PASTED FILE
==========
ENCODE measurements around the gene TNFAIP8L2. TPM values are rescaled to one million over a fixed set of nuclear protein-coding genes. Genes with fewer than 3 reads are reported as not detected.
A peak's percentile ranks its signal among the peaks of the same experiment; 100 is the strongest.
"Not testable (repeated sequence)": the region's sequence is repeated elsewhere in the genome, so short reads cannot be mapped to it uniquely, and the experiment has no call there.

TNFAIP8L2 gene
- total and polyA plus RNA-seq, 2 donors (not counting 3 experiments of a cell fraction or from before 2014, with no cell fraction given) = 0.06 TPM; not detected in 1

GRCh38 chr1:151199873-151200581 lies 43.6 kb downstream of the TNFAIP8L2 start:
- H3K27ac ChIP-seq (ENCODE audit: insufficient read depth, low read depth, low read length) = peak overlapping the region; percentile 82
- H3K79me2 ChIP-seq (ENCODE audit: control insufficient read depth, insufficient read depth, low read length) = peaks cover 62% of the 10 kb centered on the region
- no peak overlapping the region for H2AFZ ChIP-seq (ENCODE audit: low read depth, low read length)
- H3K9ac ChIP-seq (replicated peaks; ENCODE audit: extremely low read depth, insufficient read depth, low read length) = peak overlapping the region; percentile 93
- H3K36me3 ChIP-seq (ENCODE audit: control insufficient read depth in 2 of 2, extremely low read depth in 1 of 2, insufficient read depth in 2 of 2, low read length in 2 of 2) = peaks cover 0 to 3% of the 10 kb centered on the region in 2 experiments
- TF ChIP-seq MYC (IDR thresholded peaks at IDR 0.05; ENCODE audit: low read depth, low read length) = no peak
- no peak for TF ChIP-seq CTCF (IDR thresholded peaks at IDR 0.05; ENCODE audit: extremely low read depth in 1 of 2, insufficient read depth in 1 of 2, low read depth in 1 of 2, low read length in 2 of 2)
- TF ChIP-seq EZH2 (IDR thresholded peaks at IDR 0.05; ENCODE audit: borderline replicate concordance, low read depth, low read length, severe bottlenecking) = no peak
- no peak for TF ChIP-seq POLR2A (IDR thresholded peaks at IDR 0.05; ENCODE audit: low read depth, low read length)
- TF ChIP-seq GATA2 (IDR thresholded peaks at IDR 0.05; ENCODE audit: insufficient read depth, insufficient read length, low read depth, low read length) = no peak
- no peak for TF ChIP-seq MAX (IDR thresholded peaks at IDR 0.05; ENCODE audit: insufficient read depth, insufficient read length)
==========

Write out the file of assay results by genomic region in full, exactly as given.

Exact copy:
ENCODE measurements around the gene TNFAIP8L2. TPM values are rescaled to one million over a fixed set of nuclear protein-coding genes. Genes with fewer than 3 reads are reported as not detected.
A peak's percentile ranks its signal among the peaks of the same experiment; 100 is the strongest.
"Not testable (repeated sequence)": the region's sequence is repeated elsewhere in the genome, so short reads cannot be mapped to it uniquely, and the experiment has no call there.

TNFAIP8L2 gene
- total and polyA plus RNA-seq, 2 donors (not counting 3 experiments of a cell fraction or from before 2014, with no cell fraction given) = 0.06 TPM; not detected in 1

GRCh38 chr1:151199873-151200581 lies 43.6 kb downstream of the TNFAIP8L2 start:
- H3K27ac ChIP-seq (ENCODE audit: insufficient read depth, low read depth, low read length) = peak overlapping the region; percentile 82
- H3K79me2 ChIP-seq (ENCODE audit: control insufficient read depth, insufficient read depth, low read length) = peaks cover 62% of the 10 kb centered on the region
- no peak overlapping the region for H2AFZ ChIP-seq (ENCODE audit: low read depth, low read length)
- H3K9ac ChIP-seq (replicated peaks; ENCODE audit: extremely low read depth, insufficient read depth, low read length) = peak overlapping the region; percentile 93
- H3K36me3 ChIP-seq (ENCODE audit: control insufficient read depth in 2 of 2, extremely low read depth in 1 of 2, insufficient read depth in 2 of 2, low read length in 2 of 2) = peaks cover 0 to 3% of the 10 kb centered on the region in 2 experiments
- TF ChIP-seq MYC (IDR thresholded peaks at IDR 0.05; ENCODE audit: low read depth, low read length) = no peak
- no peak for TF ChIP-seq CTCF (IDR thresholded peaks at IDR 0.05; ENCODE audit: extremely low read depth in 1 of 2, insufficient read depth in 1 of 2, low read depth in 1 of 2, low read length in 2 of 2)
- TF ChIP-seq EZH2 (IDR thresholded peaks at IDR 0.05; ENCODE audit: borderline replicate concordance, low read depth, low read length, severe bottlenecking) = no peak
- no peak for TF ChIP-seq POLR2A (IDR thresholded peaks at IDR 0.05; ENCODE audit: low read depth, low read length)
- TF ChIP-seq GATA2 (IDR thresholded peaks at IDR 0.05; ENCODE audit: insufficient read depth, insufficient read length, low read depth, low read length) = no peak
- no peak for TF ChIP-seq MAX (IDR thresholded peaks at IDR 0.05; ENCODE audit: insufficient read depth, insufficient read length)